Replacing frog legs on hollow bodied topwater frog lures / Jason Sealock

How to Replace the Legs on Hollow Bodied Frog Fishing Lures

A simple way to replace the gummed up old legs on your perfectly good topwater frog for bass fishing.

We all spend a bunch of money on our fishing tackle and want it to last long enough to be worth the investment. There is no worse feeling than opening a tackle box and finding metal rusted or plastic or rubber melted on your fishing lures. Fortunately hooks and split rings are easy to replace. You can also easily replace the melted or gummed-up legs on your favorite topwater frog.

I love throwing a SPRO Bronzeye Frog. It's one of my favorite ways to fish. Because they are so effective, I keep a lot of colors sizes and options in my boat through most of the spring, summer and fall. The legs will sometimes get gummed up because of extremely hot summer days or several seasons of running around in my tackle boxes and in and out of the water.

You can combat sticky frog legs by adding powder like we showed in this tip.

But if you do have some get gummed up, don't throw your frogs out. The legs are easy to fix.

Here is an 8-step process for replacing the old legs on your favorite frog or several frogs that might have not worn well in the heat of the backseat of your truck or tackle compartment of your boat.

  1. Remove the old legs
  2. Cut new legs
  3. Make a knot in middle of new legs and pull really tight
  4. Pinch frog and insert heavy fishing line into aligned leg holes
  5. Create a loop knot and trim tag
  6. Insert one side of new legs into loop and fold in half on loop
  7. Pull loop and legs through to the other side
  8. Pull knot of legs into center between two leg holes

Cut the legs longer because you need to knot and can always trim later / Jason Sealock

Start by simply pulling on one end of the old legs to remove. If they are brittle or gummy, it might take a bit more effort to get all pieces out of the frog. You will see the legs are knotted in the middle to keep the legs from moving in and out of the frog while fishing.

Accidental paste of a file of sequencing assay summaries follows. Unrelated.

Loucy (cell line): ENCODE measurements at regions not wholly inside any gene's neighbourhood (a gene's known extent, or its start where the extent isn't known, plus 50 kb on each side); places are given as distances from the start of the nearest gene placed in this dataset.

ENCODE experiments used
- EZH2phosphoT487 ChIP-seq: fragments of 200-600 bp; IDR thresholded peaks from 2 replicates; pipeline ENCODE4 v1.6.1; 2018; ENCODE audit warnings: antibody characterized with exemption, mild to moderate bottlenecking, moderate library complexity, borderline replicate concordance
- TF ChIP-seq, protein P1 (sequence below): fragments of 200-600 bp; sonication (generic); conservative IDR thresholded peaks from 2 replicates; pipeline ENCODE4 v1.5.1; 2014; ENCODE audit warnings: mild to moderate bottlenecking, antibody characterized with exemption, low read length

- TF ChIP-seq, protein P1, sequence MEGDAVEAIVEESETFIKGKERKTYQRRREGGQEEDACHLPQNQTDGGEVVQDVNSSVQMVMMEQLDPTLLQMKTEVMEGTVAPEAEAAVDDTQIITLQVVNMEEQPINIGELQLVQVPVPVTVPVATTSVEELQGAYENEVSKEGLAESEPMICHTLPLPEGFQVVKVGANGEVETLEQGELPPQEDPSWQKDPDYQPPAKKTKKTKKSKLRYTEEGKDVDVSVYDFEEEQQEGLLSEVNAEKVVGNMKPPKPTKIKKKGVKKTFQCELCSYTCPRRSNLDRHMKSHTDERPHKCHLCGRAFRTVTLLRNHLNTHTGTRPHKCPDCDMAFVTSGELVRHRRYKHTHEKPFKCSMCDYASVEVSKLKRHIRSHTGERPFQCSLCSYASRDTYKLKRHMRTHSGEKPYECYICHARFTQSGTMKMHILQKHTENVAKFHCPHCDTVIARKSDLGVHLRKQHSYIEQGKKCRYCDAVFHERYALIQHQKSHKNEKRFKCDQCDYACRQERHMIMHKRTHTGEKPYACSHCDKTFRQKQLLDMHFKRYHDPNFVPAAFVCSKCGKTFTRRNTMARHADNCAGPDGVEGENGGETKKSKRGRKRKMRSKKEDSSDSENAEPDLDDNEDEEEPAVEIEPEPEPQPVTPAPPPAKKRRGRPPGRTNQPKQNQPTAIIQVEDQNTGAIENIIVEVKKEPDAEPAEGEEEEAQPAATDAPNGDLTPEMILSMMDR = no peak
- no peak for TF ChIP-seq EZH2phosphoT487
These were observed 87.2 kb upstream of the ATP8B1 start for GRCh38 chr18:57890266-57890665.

Cut new legs and knot

You can find round rubber and silicone material for making new frog legs online. I got mine from LurePartsOnline.com. You can get a variety of colors and cut to length. Don’t cut too many strands as the bulkier the legs, the harder they are to pull through the frog. Also cut them a bit longer because you need to put that half knot in the middle to keep the legs from pulling out of the frog while fishing. I pull this knot very tight to make it as small as possible.

Pinch the frog so the leg holes align and pass some heavy mono through the hole, then make a loop and put on side of legs into the loop.

Pinch frog and insert fishing line

I pull the legs through the frog with a heavy piece of 20-pound fluoro or mono fishing lines. If you pinch the frog just right, you can get the leg holes to line up and pass the fishing line through one hole and out the other. Then I will tie a loop on the end that won’t slip. I cut the tag end short too, so it won’t hang up pulling the legs through.

After putting one side of legs through the loop, pull loop to hole and make sure loop is halfway down first leg / Jason Sealock

Insert one side of legs in loop and pull

Drop one side of the legs into the loop about half way and pinch around the loop as you pull the loop into the frog. You be pulling the doubled legs on one side through the first hole and out the other. As you get the legs out the other side, you will have to gently pull one side of the legs so they come all the way out. And then finally you will pull your knot into the center between the two leg holes. It helps to wet the legs for this process so they will slide a little easier through the frog leg holes. Again if you make your legs too thick with too many strands, this will be more difficult.

An old frog looks brand new with a quick leg change / Jason Sealock

Finishing up

I will pull the leg holes opposite each other and get them to stretch back out straight. They will sometimes be pinched together. You just have to work them back into shape a little. Finally I will trim my legs to the desired length. I usually don’t do this until I am on the water and can see how the frog is sitting and acting with the legs I have on there. 

If you buy a bunch of frogs and don’t use them all in a season or two, chances are you will have some legs that are deteriorating on you. So this is a great way to make those topwater fishing frogs you paid good money for last a lot longer than usual. 

Legs on left gummed up from heat in tackle box; legs on right just replaced brand new

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